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Is It Discriminatory to Use Artificial Intelligence in the Hiring Process?

Is It Discriminatory to Use Artificial Intelligence in the Hiring Process?


Data Leakage and the Risks of Learned Discrimination in Artificial Intelligence

By Cody J. Corbin

A recent consent decree[1] secured by the U.S. Equal Employment Opportunity Commission (EEOC) against digital language tutoring company iTutorGroup demonstrates the inherent risks created by an over-reliance on artificial intelligence (AI), even for seemingly innocuous purposes such as preliminary resume screening in the hiring context.  The EEOC’s investigation centered around the company’s use of an artificial intelligence algorithm to evaluate job applications from prospective tutors.  While that may seem like a way to approach the hiring process in a merits-only manner, the EEOC discovered that in practice, iTutorGroup’s algorithm had automatically rejected applicants over a certain age threshold, constituting unlawful discrimination under the Age Discrimination in Employment Act (ADEA).  Though legal practitioners have utilized artificial intelligence to some degree for years now, the proliferation of programs such as ChatGPT and DALL-E 2 have provided individual users with unprecedented access.  By removing historical barriers to entry, this trend stands to provide a boon to businesses throughout the country, but adopters should be careful to note that even well-designed algorithms can drift toward ineffective, circular, or even discriminatory reasoning over time.

Although the iTutorGroup consent decree is the first major discrimination action of its kind, the problem is not unique.  Most AI applications utilize a black box model in which the program is fed a large number of sample data points which are then used to derive generalized rules that can be used to predict those same qualities in future data sets.  However, owing to the complexity of those rules, the algorithm ultimately utilized by the program is so complex that human actors typically cannot reverse engineer a given output to determine why the AI provided a given response.  In a way, this is the purpose of AI, as it allows interpretation of data sets that would overwhelm a human observer.  The risk posed by that approach, however, is that without the underlying rationale, human actors are unable to determine whether the AI algorithm is considering the correct factors when weighing a decision or simply taking shortcuts that sometimes – and perhaps coincidentally – arrive at a “correct” answer.  Moreover, the black box nature of those decisions means that a party using that technology will be unable to offer an alternative explanation for the decision, as is often required in litigation to provide a non-discriminatory justification for an employment action under the McDonnell-Douglas[2] burden-shifting analysis.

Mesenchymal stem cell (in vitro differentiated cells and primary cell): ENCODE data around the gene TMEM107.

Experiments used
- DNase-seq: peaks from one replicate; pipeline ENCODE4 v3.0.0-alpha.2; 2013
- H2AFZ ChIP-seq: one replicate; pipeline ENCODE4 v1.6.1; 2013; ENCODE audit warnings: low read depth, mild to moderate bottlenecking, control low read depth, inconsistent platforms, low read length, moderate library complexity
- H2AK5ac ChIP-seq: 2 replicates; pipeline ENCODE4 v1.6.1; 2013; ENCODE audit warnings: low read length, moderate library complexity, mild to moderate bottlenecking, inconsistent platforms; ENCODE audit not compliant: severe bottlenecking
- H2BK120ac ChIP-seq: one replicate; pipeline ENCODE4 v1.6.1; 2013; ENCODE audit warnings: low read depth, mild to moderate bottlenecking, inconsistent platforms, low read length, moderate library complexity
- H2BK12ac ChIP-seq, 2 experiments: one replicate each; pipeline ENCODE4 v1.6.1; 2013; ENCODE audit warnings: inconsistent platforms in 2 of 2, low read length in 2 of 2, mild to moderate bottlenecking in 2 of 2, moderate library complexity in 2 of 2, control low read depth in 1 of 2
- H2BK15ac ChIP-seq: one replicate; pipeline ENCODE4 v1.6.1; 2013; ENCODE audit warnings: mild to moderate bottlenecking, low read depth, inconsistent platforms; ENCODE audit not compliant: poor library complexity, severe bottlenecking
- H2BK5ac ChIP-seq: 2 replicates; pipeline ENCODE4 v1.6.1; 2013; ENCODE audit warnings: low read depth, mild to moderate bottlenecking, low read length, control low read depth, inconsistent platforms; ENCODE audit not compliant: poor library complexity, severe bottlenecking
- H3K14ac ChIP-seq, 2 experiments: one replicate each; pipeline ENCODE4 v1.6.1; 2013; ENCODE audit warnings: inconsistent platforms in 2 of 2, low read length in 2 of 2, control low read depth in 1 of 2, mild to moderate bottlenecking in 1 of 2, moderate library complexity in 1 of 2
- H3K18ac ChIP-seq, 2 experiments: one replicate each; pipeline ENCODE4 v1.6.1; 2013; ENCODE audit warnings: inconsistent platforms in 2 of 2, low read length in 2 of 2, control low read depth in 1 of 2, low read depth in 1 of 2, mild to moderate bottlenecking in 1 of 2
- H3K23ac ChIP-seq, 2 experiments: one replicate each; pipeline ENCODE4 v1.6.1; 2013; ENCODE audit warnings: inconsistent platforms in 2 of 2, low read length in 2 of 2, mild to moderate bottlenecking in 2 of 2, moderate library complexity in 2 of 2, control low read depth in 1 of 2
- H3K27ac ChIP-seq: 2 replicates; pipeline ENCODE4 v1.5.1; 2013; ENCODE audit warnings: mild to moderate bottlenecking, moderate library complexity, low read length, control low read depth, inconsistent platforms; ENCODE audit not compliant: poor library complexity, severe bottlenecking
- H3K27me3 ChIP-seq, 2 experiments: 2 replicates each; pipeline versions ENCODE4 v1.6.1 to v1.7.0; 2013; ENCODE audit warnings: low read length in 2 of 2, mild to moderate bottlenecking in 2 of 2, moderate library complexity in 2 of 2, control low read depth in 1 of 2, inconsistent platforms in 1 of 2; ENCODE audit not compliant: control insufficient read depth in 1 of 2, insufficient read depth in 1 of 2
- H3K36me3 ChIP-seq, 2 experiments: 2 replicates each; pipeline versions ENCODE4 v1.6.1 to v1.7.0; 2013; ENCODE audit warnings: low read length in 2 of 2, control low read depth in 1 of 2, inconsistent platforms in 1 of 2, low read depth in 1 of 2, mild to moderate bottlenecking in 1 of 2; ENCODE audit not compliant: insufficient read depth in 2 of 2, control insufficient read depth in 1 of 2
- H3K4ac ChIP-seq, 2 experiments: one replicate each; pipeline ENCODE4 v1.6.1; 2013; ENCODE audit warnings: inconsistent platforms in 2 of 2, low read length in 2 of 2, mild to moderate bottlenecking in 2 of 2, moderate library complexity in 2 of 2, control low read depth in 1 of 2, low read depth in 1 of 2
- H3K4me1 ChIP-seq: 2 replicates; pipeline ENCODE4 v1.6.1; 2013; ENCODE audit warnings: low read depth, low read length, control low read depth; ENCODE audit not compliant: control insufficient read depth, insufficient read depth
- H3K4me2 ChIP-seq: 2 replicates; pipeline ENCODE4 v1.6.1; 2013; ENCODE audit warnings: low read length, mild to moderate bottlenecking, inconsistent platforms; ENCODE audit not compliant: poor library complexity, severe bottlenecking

The black-box nature of AI is particularly worrisome given its tendency to develop data leakage, whereby an algorithm develops circular reasoning by utilizing (or creating) input parameters that actually contain the solution in some hidden or unintuitive way.  Since tautologies are always true, that reasoning provides high accuracy in the short term, but greatly diminishes the program’s predictive power over time.   Perhaps the most well-known example of this occurred in a chest x-ray interpretation software meant to detect pneumonia.  Although the program was initially successful, accuracy began to deteriorate over time.  Eventually it was discovered that the program most likely made the reasonable conclusion that respiratory infections tend to be more prominent in poorer parts of the world.  The problem, however, was that the program then took an additional step, concluding that the poorer parts of the world tend to utilize older imaging equipment.  Thereafter, the program began to use identity of the underlying imaging machine as the most important variable for diagnosing chest scans[3] – essentially the machine learned to stereotype.  Like human stereotyping, this not only corrupted the long-term reliability of the program, it also tainted the judgment of human radiologists who relied on that technology[4]

Owing to the infancy of AI technology, regulatory action is often jurisdiction-specific.  For example, New York City’s recent passage of Local Law 144 of 2021, requires employers that use AI at any point in the hiring process to conduct a bias audit.  Other jurisdictions are likely to adopt their own regulations on this emerging technology. Given this bottom-up regulatory approach, businesses wishing to utilize AI technology should take careful stock of the risks and regulatory requirements of that decision. 

[1] https://www.eeoc.gov/newsroom/itutorgroup-pay-365000-settle-eeoc-discriminatory-hiring-suit

[2] McDonnell Douglas Corp. v. Green, 411 U.S. 792, 805-807 (1973).

[3] https://www.mountsinai.org/about/newsroom/2018/artificial-intelligence-may-fall-short-when-analyzing-data-across-multiple-health-systems

[4] https://pubmed.ncbi.nlm.nih.gov/37266657/